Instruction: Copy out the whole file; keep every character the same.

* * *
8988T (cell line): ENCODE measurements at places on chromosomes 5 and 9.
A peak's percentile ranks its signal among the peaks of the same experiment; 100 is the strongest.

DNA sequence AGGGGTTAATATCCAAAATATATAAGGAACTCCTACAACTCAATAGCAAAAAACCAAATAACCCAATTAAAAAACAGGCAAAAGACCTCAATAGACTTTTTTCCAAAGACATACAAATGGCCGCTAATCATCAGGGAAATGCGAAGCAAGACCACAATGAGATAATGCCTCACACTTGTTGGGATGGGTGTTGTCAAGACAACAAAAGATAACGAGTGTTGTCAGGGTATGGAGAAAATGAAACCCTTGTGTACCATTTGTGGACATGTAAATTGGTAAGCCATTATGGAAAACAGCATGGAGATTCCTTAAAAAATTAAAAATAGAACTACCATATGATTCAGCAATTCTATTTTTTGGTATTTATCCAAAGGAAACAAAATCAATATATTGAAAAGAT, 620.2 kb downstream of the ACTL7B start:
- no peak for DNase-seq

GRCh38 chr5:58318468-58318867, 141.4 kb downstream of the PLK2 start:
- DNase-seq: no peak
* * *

8988T (cell line): ENCODE measurements at places on chromosomes 5 and 9.
A peak's percentile ranks its signal among the peaks of the same experiment; 100 is the strongest.

DNA sequence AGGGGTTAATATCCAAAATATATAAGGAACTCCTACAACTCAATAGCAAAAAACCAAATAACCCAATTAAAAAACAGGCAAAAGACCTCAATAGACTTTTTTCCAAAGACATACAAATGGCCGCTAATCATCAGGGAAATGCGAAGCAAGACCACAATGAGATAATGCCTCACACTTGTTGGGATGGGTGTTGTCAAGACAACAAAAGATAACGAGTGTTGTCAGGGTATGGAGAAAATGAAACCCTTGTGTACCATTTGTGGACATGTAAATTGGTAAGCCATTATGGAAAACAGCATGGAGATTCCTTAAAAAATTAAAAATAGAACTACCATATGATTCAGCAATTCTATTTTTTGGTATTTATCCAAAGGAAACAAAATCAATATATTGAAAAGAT, 620.2 kb downstream of the ACTL7B start:
- no peak for DNase-seq

GRCh38 chr5:58318468-58318867, 141.4 kb downstream of the PLK2 start:
- DNase-seq: no peak